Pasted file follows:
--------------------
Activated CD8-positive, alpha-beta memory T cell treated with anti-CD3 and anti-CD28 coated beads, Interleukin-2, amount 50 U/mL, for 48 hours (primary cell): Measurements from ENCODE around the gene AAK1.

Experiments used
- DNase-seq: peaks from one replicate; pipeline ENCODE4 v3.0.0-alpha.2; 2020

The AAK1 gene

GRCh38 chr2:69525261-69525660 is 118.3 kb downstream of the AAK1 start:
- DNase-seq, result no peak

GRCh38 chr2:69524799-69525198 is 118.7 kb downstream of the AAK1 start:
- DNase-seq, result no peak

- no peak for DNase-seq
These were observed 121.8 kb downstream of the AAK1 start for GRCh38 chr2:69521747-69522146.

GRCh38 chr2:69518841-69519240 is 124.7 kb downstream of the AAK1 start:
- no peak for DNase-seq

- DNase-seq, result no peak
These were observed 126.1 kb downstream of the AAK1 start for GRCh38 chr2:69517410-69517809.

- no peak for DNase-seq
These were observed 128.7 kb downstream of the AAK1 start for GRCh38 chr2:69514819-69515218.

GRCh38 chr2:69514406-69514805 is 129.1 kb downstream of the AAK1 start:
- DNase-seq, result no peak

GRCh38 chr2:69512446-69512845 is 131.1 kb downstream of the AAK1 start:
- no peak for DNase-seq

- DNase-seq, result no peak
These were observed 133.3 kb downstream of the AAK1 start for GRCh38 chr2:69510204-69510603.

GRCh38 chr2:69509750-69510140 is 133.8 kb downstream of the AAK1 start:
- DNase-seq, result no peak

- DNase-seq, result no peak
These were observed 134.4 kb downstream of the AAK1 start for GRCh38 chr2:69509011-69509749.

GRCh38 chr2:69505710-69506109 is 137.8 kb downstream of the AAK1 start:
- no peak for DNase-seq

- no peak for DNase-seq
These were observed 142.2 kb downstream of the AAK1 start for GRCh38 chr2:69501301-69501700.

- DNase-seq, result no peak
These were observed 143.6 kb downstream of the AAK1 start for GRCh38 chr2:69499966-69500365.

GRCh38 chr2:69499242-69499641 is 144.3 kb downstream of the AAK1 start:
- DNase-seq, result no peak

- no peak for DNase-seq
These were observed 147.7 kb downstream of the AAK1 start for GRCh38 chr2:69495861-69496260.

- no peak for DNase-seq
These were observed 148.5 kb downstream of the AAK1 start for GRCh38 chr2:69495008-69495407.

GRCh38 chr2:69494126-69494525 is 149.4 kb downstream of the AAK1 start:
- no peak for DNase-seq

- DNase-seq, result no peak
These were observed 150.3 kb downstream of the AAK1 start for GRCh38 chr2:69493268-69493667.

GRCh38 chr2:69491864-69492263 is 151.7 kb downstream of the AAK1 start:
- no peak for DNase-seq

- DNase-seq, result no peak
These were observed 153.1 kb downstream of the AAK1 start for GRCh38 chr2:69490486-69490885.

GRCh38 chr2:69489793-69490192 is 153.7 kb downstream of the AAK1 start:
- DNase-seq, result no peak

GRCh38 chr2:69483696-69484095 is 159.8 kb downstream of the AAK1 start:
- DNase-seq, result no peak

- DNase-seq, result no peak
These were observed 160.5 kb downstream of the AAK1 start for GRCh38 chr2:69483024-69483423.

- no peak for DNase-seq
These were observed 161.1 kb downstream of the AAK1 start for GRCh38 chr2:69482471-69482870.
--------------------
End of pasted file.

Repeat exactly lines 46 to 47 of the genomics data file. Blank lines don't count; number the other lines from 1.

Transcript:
These were observed 153.1 kb downstream of the AAK1 start for GRCh38 chr2:69490486-69490885.

GRCh38 chr2:69489793-69490192 is 153.7 kb downstream of the AAK1 start: